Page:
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COLLEGE PARK – Prior to Saturday afternoon's Class 3A softball state championship game, Northern Patriots head coach Robert Early Radford told his team there were three things he wanted them to do during its showdown with the Linganore Lancers.

In order, Radford told them to breathe, be confident and to just have fun.

“I said the team that goes out there today and has fun is going to win this,” Radford said.

The Patriots certainly looked to be having a lot of fun when it was over, celebrating on the diamond at the University of Maryland after defeating their Frederick County opponent by a 4-2 margin. The championship marked the seventh in a row for the Northern program, which now boasts 11 overall, both of which are state records.

While the game's conclusion ultimately ended the same as the previous six years, the journey to get there was markedly different. Through the previous six state championship games, Northern (23-2 overall) had not allowed a single run, outscoring its opponents 38-0. On Saturday against Linganore (20-2), it took the Lancers only four batters to put an end to that streak, as Madison Ambush's double to the left-field fence drove Devan Puhl across the plate with the game's first run.

The Patriots answered in the inning's bottom half, as leadoff hitter Kassidy Cross got on base, stole second, took third on Natalie LaPlaca's groundout and scored on Micaela Cummings' single to right field. Aidan Coughlin, running for Cummings, later scored the go-ahead run on a Sam Gatton grounder that the Lancers booted.

Rachel Daugherty led off the bottom of the second with a single, advanced to second on Allie Garzone's sacrifice and third on a single by Cross before scoring on a Sammy Clemons' groundout to increase the Patriots' edge to 3-1 through two innings.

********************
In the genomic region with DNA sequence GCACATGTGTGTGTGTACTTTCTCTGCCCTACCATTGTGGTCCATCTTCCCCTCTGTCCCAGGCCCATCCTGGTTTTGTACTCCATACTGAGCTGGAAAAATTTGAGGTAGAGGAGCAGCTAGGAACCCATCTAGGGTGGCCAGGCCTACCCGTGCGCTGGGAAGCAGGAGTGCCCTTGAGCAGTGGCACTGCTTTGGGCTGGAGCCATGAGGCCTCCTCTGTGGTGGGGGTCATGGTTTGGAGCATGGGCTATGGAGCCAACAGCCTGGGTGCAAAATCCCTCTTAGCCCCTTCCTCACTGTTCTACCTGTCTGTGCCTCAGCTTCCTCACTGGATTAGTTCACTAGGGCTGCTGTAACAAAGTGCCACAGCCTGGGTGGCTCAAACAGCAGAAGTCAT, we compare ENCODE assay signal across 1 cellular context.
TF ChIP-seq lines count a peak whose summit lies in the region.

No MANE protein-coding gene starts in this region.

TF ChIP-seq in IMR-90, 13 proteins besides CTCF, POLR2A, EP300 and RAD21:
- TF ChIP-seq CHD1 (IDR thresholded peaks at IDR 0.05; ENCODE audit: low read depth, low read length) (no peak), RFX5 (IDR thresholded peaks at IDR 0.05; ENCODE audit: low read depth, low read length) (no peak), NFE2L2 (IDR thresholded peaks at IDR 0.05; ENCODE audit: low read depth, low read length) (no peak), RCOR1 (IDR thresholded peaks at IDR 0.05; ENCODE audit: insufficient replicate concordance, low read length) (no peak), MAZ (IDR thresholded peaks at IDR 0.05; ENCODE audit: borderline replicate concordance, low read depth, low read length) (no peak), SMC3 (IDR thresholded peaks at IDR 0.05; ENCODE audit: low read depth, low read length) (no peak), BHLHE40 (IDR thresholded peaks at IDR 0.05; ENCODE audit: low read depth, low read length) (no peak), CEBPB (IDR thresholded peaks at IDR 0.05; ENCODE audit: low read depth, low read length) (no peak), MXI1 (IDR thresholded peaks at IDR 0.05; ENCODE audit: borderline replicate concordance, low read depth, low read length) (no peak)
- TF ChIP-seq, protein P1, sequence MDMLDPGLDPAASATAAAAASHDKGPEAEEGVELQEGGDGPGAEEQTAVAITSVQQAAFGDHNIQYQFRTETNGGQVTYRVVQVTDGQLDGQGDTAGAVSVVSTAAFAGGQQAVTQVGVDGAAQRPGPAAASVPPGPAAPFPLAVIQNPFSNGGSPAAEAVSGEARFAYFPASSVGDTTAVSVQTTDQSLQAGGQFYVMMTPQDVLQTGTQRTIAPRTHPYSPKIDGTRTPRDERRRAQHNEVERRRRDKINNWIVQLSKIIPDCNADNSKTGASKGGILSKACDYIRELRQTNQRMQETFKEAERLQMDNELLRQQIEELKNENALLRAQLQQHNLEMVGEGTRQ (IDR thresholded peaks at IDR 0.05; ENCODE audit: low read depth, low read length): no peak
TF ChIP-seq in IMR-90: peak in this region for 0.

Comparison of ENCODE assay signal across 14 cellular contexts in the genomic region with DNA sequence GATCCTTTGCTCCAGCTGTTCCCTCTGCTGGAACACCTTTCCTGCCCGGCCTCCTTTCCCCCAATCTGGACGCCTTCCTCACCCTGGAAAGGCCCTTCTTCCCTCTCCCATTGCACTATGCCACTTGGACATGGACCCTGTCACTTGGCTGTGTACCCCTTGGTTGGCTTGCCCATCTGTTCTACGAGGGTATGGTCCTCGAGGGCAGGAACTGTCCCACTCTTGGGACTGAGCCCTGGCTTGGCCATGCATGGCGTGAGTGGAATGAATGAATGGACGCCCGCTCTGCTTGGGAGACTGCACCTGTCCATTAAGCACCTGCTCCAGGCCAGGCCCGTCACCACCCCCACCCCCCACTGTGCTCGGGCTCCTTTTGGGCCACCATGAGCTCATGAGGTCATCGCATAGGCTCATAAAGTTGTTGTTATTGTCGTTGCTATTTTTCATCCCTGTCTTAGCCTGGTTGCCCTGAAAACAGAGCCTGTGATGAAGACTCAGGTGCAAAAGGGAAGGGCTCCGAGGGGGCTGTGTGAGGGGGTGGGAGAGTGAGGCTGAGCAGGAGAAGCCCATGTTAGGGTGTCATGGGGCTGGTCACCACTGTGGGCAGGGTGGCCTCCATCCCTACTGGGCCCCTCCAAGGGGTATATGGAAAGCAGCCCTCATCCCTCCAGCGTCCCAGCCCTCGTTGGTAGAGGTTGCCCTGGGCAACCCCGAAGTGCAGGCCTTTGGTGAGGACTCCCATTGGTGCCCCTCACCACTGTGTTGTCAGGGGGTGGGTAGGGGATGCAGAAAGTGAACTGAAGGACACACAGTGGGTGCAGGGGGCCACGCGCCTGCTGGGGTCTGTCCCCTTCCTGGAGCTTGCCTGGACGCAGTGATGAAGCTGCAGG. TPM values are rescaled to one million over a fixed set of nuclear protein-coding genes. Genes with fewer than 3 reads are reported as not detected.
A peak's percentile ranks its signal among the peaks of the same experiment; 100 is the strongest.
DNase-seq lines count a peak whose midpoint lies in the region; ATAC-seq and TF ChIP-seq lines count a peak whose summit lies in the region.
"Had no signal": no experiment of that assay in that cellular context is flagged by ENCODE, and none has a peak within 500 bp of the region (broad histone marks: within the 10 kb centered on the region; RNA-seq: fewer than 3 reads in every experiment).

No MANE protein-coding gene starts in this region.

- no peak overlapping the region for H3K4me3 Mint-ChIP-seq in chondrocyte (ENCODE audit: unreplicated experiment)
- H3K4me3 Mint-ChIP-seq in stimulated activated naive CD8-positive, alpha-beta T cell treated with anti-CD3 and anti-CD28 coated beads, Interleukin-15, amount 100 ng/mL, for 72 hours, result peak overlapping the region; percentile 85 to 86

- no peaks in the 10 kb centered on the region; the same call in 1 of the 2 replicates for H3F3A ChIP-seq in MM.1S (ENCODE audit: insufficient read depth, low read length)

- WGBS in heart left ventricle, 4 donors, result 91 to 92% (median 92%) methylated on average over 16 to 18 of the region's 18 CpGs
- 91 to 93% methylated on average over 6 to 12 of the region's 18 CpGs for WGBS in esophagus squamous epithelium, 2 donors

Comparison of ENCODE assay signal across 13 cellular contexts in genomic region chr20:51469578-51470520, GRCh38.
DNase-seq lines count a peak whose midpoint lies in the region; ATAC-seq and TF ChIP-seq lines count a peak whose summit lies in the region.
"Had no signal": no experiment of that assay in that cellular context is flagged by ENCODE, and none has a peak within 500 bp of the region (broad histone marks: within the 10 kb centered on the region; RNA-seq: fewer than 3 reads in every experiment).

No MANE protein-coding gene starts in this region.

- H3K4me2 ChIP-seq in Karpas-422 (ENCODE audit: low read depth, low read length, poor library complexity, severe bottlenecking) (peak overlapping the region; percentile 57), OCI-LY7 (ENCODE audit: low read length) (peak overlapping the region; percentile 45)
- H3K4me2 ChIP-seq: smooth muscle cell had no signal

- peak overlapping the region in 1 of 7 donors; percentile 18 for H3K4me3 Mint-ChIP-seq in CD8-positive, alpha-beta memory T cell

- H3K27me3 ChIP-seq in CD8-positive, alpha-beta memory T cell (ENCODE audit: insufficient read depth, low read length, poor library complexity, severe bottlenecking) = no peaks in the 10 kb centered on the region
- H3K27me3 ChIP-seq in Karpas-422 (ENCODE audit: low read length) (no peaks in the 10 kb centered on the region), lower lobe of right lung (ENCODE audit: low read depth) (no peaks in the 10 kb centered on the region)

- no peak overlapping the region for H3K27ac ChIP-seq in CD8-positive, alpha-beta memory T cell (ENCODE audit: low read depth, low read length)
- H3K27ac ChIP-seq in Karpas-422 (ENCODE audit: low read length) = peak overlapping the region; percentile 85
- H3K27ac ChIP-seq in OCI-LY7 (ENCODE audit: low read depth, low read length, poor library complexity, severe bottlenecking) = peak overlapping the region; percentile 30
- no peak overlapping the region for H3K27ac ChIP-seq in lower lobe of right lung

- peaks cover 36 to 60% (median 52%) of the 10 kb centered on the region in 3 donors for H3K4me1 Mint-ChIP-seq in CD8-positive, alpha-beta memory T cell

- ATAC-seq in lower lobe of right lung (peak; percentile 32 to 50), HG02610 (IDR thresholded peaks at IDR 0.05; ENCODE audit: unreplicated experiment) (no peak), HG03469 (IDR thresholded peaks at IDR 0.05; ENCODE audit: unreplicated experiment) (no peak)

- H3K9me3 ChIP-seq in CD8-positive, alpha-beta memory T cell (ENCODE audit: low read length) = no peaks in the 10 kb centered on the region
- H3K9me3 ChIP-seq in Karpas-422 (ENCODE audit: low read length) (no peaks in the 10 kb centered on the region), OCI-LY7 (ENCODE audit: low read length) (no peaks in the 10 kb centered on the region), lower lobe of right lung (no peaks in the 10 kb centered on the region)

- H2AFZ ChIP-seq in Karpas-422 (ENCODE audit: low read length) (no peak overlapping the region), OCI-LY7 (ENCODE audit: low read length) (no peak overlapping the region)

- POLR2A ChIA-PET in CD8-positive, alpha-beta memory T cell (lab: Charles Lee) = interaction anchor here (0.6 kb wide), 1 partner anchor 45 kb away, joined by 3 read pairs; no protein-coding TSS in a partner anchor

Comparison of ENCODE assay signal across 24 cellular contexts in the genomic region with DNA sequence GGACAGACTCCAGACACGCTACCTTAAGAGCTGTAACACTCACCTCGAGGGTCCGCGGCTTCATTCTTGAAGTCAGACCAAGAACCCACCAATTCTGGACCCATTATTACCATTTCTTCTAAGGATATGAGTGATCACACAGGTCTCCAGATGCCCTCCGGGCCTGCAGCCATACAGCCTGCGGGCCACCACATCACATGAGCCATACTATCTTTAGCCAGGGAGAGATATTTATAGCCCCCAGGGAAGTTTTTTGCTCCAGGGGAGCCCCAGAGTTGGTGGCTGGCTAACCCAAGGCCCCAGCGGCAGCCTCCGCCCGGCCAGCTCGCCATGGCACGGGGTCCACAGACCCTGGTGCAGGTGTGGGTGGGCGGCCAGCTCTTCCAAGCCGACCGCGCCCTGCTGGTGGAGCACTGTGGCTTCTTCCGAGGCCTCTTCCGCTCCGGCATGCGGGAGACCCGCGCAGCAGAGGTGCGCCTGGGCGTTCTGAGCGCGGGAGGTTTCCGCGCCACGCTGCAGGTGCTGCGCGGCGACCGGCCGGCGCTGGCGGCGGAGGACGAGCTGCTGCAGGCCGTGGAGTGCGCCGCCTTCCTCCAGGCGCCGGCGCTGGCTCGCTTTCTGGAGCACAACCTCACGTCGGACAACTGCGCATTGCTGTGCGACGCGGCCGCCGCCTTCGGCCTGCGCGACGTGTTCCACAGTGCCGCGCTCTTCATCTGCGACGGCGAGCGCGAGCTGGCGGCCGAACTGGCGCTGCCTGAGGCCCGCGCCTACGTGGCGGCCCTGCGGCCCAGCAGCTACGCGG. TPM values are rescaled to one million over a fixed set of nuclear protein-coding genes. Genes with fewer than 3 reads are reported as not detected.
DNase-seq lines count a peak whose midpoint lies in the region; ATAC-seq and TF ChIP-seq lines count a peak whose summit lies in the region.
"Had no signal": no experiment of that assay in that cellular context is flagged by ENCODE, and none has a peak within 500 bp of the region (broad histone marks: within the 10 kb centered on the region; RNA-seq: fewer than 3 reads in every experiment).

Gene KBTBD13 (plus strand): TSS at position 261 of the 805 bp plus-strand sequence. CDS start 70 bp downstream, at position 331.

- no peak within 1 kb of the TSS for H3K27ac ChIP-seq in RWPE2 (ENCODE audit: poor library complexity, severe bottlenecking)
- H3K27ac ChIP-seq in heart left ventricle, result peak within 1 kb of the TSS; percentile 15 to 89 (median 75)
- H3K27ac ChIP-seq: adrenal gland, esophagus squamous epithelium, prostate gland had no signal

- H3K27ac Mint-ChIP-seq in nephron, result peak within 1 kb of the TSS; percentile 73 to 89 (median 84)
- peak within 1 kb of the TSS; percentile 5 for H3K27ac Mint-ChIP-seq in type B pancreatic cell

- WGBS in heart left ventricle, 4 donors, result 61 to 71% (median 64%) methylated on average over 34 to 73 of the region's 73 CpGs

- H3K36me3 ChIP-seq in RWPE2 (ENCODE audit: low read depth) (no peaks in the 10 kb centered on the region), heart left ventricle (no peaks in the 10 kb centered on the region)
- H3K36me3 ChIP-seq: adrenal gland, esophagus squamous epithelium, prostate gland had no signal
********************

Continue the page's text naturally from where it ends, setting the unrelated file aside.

In the sixth, Michaela Schaefer's single to center drove Kaylee Cross home with Northern's fourth run, providing an extra insurance run. The Patriots actually went on to load the bases with just one out, but were unable to increase the lead any further.

“[Linganore] got one in the first inning and that was the first we've given up [in any of the state finals],” Radford said. “It was important for us to answer back in the bottom of the first, which we did. We had plenty of opportunities. I thought in the bottom of the sixth we were just going to blow it open. We didn't, and give Linganore a lot of credit. They did not quit.”

Following the first inning, Northern pitcher Jess Cummings cruised relatively easily until the fifth. The Lancers were able to put runners on the corners in that frame, but Cummings struck out Katelyn Kosar to escape the threat unscathed.

After striking out the side in the sixth, Cummings surrendered a leadoff double to Casey Golombieski to open a dramatic final half-inning. Golombieski later scored on Kennedi Ambush's infield hit to cut the Northern lead to 4-2 with runners left on second and third and just one out.

Cummings responded with a strikeout of Kosar to pull the Patriots within an out of another championship. Madison Ambush, who was 2 for 2 with a walk on the day, was then walked to load the bases and bring Lauryn Lovewell to the plate.

Cummings came through with a strikeout, her 11th of the day, to bring an end to the threat and seal Northern's seventh straight championship.

“We were just going to get her,” Cummings said of the final at-bat. “At that point I knew I had her. [Madison Ambush] had put the ball in play and hit it hard every time. Coach decided we were going to walk her. After that I had no choice but to get [Lovewell]. Whether she put the ball in play or struck out, I knew we had her. The defense was ready to get her. At that point we knew we had the game. We were getting that out.”